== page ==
The latest race content, interviews, features, reviews and expert buying guides, direct to your inbox!
Thank you for signing up to The Pick. You will receive a verification email shortly.
There was a problem. Please refresh the page and try again.
Months of work for a New Zealand cyclist have paid off, as his bizarre ‘laser kiwi' Strava art became a reality.
Carl Wells said he spent three months planning his 28km creation, which he executed while riding with friends on his birthday last week.
His creation, the laser kiwi, is a reference to a recent campaign to find New Zealand a new national flag.
Wells told The Sydney Morning Herald: “I feel like the laser kiwi will always be with us.
“It represents the powerful kiwi, not just a flightless bird.
“The hardest part to find are rounded roads, that’s where to start.
“I found the shape of the body and filled in the details from there.”
The history of the laser kiwi dates back to 2015, when the New Zealand government announced it would consider designs for a new national flag to avoid confusion with the Australian flag.
As part of the search, the public were able to upload their designs to a public gallery, and among the more bizarre was the laser kiwi by James Gray.
Thus the inspiration for Wells’ Strava tribute was born.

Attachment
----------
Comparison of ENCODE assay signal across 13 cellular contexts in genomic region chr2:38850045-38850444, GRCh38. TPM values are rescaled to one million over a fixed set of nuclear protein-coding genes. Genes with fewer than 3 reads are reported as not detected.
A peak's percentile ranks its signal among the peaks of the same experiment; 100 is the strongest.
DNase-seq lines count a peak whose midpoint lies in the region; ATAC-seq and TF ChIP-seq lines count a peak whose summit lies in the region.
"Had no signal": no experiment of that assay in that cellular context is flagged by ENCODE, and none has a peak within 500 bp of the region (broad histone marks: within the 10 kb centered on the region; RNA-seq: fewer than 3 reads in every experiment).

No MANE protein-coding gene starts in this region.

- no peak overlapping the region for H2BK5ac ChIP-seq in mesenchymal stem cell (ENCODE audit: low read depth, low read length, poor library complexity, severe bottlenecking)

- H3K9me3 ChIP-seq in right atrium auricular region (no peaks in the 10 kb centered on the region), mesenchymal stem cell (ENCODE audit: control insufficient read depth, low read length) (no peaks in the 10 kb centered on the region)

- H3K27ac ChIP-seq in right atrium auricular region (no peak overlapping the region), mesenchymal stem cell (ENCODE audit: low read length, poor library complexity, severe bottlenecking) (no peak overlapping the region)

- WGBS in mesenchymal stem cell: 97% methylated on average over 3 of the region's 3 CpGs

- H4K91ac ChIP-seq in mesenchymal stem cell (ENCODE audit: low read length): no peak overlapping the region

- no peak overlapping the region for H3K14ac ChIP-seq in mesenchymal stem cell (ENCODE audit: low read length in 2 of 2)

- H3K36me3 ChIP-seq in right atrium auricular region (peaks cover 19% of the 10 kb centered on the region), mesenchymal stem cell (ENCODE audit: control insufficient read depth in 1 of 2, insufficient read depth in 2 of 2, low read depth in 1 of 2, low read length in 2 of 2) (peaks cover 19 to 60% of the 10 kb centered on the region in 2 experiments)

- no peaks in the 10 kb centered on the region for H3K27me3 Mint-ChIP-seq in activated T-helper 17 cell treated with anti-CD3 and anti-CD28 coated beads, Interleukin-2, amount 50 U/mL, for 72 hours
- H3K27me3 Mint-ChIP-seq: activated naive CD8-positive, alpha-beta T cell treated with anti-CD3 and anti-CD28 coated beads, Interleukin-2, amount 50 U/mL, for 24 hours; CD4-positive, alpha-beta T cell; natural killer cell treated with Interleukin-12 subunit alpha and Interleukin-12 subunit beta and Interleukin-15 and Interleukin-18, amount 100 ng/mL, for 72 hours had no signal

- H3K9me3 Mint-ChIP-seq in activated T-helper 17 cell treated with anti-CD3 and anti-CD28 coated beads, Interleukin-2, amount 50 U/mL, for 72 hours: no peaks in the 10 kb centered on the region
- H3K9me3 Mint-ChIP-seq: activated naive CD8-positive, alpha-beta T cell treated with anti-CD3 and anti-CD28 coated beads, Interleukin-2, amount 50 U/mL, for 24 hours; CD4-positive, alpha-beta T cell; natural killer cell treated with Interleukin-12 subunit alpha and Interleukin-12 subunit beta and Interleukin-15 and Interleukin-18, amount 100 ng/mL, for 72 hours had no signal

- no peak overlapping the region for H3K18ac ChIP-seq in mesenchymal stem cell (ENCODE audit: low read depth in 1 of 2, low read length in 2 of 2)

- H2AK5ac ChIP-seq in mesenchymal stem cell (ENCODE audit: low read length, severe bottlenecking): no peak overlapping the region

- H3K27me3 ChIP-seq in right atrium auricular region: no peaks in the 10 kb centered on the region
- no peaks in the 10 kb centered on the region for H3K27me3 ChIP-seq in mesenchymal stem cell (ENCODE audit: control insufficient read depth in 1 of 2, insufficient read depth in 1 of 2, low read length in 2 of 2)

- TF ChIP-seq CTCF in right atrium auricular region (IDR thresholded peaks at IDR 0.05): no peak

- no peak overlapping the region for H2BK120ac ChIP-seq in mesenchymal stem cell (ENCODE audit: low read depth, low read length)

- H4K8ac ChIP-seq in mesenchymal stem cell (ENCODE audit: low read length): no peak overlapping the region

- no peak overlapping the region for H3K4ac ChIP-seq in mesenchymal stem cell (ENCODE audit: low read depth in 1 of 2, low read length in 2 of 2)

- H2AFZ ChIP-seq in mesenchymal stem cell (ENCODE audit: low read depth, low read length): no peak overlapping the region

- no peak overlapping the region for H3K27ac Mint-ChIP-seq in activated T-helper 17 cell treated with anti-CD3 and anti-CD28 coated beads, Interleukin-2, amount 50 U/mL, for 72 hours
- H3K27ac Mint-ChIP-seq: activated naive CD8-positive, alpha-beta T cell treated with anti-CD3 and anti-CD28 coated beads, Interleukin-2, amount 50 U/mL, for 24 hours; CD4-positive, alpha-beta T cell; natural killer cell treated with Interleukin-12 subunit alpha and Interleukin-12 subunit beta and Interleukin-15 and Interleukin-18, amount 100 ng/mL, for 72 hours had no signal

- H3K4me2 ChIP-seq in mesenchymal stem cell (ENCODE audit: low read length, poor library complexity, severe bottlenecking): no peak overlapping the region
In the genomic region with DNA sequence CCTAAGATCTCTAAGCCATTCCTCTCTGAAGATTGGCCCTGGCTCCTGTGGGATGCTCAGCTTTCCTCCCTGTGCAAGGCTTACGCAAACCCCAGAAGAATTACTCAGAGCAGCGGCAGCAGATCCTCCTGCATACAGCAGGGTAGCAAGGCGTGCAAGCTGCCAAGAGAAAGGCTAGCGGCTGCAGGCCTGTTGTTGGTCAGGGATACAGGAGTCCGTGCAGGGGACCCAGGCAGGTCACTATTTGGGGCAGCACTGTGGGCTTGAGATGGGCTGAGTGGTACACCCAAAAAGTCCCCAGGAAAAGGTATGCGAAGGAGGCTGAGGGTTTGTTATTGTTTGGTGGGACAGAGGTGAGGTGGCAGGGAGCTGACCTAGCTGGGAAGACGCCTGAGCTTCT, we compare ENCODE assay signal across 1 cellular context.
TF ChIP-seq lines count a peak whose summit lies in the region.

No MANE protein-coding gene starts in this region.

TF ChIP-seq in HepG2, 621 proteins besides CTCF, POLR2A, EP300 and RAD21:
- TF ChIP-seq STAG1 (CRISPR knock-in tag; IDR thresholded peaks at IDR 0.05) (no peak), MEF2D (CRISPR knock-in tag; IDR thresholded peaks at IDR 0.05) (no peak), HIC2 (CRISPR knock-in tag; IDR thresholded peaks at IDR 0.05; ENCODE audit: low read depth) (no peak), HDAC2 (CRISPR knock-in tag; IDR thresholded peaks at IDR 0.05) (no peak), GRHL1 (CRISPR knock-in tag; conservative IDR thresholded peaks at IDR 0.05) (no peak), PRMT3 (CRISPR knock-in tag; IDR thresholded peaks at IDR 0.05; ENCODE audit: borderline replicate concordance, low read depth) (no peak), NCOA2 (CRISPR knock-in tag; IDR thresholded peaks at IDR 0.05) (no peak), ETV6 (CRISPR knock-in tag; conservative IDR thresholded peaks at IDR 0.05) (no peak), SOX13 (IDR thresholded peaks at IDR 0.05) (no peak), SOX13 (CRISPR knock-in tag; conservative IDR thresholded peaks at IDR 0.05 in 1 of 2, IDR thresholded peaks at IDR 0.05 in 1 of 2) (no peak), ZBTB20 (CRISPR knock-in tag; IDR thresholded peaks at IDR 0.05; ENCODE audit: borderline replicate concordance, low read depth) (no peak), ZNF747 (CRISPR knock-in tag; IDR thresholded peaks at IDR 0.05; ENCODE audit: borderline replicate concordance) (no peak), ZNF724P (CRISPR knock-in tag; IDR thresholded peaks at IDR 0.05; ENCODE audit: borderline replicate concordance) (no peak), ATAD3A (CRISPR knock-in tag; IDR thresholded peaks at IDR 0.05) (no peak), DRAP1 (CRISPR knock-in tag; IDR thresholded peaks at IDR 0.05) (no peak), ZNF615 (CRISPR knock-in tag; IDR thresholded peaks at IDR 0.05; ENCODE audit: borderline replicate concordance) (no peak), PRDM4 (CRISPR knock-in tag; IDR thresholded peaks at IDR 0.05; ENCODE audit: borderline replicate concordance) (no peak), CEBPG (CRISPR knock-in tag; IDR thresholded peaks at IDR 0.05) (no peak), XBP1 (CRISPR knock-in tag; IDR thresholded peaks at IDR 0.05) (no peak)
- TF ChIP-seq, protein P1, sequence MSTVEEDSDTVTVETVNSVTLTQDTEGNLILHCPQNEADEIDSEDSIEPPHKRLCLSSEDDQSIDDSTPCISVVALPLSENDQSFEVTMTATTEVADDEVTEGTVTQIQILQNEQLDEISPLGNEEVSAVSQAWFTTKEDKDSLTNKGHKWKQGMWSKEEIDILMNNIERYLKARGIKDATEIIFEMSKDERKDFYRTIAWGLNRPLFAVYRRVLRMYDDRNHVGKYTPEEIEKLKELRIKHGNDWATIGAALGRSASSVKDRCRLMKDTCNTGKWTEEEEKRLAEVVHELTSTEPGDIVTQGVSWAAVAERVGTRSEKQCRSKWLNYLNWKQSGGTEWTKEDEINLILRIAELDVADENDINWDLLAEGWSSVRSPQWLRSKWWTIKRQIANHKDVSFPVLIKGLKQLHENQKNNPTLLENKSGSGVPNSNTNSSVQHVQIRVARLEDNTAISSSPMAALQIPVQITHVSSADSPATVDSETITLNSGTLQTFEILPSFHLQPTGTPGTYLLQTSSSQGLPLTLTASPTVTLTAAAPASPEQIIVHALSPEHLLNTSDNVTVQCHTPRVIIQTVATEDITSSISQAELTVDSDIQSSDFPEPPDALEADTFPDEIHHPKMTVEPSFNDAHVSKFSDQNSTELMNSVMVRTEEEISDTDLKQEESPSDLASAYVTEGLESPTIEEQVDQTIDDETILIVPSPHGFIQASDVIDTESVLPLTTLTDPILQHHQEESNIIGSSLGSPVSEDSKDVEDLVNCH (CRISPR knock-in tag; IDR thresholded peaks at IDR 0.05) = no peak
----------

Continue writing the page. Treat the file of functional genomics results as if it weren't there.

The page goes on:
He used the latest piece to raise funds for environmental charity Cool Earth, which aims to prevent the destruction of rainforests.
Wells’ other creations include a penis shape from September, with which he raised money for prostate cancer research.
While it is one of the most striking, the laser kiwi is not the biggest Strava art undertaking we’ve ever seen.
The New Forest Bicycle, an ode to David Millar’s 2012 Tour de France stage win, and a Strava wedding proposal are among the creations over the years.
In 2017, cyclist Anthony Hoyte created an intricate design around the streets of Cardiff.
Hoyte, who also won an award for his creation ‘Fowl Play’ in the Bristol Cycling Festival, needed to ride 126.5km to create his piece of work, taking more than nine hours to complete.
Thank you for reading 20 articles this month* Join now for unlimited access
Enjoy your first month for just £1 / $1 / €1
*Read 5 free articles per month without a subscription
Join now for unlimited access
Try first month for just £1 / $1 / €1